The new chancellor Rishi Sunak has delivered his first ever budget, characterized by an increase in cigarette prices, wage changes and new minimum wages.
They arrived a few hours after the Bank of England reduced interest rates to 0.25% in an attempt to help support the economy following the outbreak of the coronavirus.
The budget is the Treasury’s ability to provide the nation with a vision of how the economy is doing, where the government will spend the money it collects and what changes it is making to the way we are taxed.
In essence, it’s the government’s way of telling you how it will spend your money on a Brexit post in Britain.
In his first delivery as new chancellor, Sunak presented a series of new measures to help Britain deal with the current coronavirus crisis.
“This is the government that does things,” said Sunak, opening his speech.
Speaking of the bug killer, he said the government will do “everything it can do to support the economy.”
National insurance contributions, pensions and potholes have also been mentioned as part of plans to improve living conditions, roads and other services.
Updates were also provided on fuel tax, personal tax allowance, national living wages and taxes on alcohol and cigarettes.
But what does it all mean for your money? Here is our guide to the impact on your bank balance.
Safety for workers during the coronavirus epidemic
“The prime minister has already announced compulsory sick pay from day one, not four,” said Sunak.
“But we can go further.
“We must provide security and support to those who fall ill and are unable to work. We will give everyone a safety net,” he said.
Under the new rules, sick pay will be mandatory for all those who are advised to insulate themselves, even if they have not presented any symptoms.
Sick notes will also be available by contacting 111, which means workers will not have to visit their family doctor or hospital.
However, five million self-employed workers and at least 1.5 million low-income Brits who fall below these earnings are still not eligible for sick pay.
For self-employed workers, the government will accelerate benefits to help them during the crisis period.
Those who benefit from a hiring and support contribution allowance will be able to apply for financial aid from the first day instead of the eighth day.
The government is also easing the obligation for anyone to physically attend the work center during the coronavirus epidemic. If you are not feeling well, you can stay in touch using your online portal instead.
For employers with fewer than 250 employees, the government has said it will reimburse sickness wages for up to 14 days.
“I am also creating a £ 500 million trouble fund for local authorities to support vulnerable people in their local area,” concluded the chancellor.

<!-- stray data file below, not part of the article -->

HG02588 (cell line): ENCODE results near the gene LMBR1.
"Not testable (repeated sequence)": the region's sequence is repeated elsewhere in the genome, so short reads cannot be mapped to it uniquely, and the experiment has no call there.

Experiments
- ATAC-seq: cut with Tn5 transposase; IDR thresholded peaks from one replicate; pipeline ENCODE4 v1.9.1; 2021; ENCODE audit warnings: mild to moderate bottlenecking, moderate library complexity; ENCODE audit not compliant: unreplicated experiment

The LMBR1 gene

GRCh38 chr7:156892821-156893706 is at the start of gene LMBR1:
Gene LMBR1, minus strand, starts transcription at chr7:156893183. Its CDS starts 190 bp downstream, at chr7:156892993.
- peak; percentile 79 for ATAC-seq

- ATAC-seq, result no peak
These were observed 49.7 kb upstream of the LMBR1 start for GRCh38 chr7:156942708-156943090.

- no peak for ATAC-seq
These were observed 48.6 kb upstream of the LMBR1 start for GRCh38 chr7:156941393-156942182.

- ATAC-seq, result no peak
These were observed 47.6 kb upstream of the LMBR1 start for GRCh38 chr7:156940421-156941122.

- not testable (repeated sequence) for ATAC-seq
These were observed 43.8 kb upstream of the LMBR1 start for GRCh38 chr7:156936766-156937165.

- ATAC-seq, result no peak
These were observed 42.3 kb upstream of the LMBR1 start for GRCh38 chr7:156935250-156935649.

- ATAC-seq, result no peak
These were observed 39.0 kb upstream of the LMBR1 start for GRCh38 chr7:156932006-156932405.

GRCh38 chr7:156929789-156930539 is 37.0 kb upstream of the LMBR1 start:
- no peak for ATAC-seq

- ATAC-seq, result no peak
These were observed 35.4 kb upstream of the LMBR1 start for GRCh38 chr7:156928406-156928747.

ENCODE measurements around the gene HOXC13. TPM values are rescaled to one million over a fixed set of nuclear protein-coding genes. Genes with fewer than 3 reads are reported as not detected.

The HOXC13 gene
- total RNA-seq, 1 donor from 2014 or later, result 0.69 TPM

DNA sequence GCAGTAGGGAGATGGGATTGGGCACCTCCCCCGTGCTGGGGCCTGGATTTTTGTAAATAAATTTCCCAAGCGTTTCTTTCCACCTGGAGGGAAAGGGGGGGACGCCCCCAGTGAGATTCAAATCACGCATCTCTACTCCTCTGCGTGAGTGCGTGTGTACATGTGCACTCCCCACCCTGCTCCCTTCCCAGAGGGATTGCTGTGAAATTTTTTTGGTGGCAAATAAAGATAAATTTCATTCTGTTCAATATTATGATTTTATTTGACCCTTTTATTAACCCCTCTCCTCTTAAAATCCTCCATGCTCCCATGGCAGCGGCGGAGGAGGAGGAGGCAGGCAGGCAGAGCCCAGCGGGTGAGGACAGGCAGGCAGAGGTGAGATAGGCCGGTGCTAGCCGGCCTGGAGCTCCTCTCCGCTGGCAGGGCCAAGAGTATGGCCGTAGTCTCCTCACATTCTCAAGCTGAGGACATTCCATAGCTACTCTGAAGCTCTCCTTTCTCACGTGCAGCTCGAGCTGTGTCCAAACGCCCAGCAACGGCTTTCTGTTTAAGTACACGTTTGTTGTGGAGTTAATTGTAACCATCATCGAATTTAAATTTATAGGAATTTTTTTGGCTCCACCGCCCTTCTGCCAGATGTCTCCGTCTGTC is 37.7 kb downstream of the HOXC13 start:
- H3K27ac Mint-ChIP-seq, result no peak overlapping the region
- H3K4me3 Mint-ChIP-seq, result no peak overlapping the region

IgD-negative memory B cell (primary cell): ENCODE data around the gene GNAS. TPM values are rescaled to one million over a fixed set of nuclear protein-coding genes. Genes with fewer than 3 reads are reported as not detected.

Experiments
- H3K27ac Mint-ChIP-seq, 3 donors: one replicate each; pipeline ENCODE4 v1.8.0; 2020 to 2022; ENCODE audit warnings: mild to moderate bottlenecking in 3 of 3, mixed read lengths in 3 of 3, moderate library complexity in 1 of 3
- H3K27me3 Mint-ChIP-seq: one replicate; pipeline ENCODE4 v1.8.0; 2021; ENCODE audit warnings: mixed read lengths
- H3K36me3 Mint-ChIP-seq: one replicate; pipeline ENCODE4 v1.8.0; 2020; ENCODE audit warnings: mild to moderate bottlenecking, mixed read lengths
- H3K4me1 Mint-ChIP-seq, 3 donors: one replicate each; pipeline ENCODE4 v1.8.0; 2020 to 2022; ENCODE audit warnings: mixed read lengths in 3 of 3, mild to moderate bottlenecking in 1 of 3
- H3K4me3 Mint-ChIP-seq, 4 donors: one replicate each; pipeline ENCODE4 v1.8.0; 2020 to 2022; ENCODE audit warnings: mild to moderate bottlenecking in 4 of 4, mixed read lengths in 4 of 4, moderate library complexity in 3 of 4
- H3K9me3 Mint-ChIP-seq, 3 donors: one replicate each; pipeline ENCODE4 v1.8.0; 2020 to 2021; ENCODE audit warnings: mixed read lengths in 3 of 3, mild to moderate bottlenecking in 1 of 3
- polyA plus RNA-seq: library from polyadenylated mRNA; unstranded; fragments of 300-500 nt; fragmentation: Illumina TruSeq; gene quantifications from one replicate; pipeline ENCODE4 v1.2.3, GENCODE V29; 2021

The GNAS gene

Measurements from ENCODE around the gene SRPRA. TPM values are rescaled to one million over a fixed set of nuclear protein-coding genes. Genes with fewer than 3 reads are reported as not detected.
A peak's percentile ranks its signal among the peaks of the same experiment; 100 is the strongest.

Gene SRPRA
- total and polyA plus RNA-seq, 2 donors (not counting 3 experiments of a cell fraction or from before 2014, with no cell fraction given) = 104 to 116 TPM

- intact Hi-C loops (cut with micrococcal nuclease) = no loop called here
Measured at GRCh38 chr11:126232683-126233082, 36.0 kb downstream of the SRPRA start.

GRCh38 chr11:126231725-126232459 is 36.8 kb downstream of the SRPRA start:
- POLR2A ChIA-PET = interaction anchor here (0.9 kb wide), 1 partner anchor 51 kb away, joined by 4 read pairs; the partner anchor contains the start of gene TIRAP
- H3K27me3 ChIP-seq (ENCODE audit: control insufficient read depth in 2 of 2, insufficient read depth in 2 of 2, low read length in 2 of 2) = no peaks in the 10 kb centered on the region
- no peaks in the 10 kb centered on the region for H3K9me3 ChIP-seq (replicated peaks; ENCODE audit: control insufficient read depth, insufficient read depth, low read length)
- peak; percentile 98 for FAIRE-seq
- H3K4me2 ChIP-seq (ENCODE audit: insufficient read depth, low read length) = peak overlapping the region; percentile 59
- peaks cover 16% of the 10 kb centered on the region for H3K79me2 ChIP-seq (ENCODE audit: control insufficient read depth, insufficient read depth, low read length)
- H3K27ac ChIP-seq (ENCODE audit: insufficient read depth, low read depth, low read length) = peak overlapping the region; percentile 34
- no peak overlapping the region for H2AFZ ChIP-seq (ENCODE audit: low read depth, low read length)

National insurance contributions
About 31 million working Britons will have a £ 104 tax reduction thanks to the measures confirmed in the budget.
Employees will see their wages go home thanks to a new national insurance threshold in April.
It means that 12% national insurance deductions from wages will not apply to the first £ 9,500 you earn every year – up from £ 8,632 at the moment.
People who pay the lower rate charged to British self-employed workers will not save much because of the changes, but will still pay £ 78 less in taxes.
Steven Cameron, director of Aegon’s pensions, said: “Confirming that the government is raising the threshold for when national insurance becomes payable at £ 9,500 is good news, saving 31 million people across the UK up to £ 104 per year. This means that those who earn under £ 9,500 will not pay any national insurance. “
All other thresholds for the 2020-21 period will also rise with inflation, with the exception of higher national insurance contribution thresholds which will remain frozen at £ 50,000, as announced in the 2018 budget.
“What is doubly welcome is the confirmation that those who have been excluded from paying national insurance will not lose their state pension credits,” said Cameron.
“This is important because people need at least 10 years of credits to receive a state pension and 35 years to receive the full state pension which is expected to rise to £ 175.20 a week by April.
“Without this provision, people could have made money by paying less NI today just to suffer from a reduced state pension in the future.”
New minimum wages
New minimum wages since April 2020
As of April 1, 2020, over two million people will receive a salary increase thanks to the increase in the minimum wage for all workers with a base rate.
Next month, the National Living Wage (NLW) – the rate for over 25 years – will rise from £ 8.21 to £ 8.72 per hour, marking a 6.2% increase.
Apprentices and all other base rate workers over the age of 16 will be affected by the change taking place on April 1st.
Rates, set by the Low Pay Commission, are equivalent to a £ 930 increase over the year for a full-time worker aged 25 or over.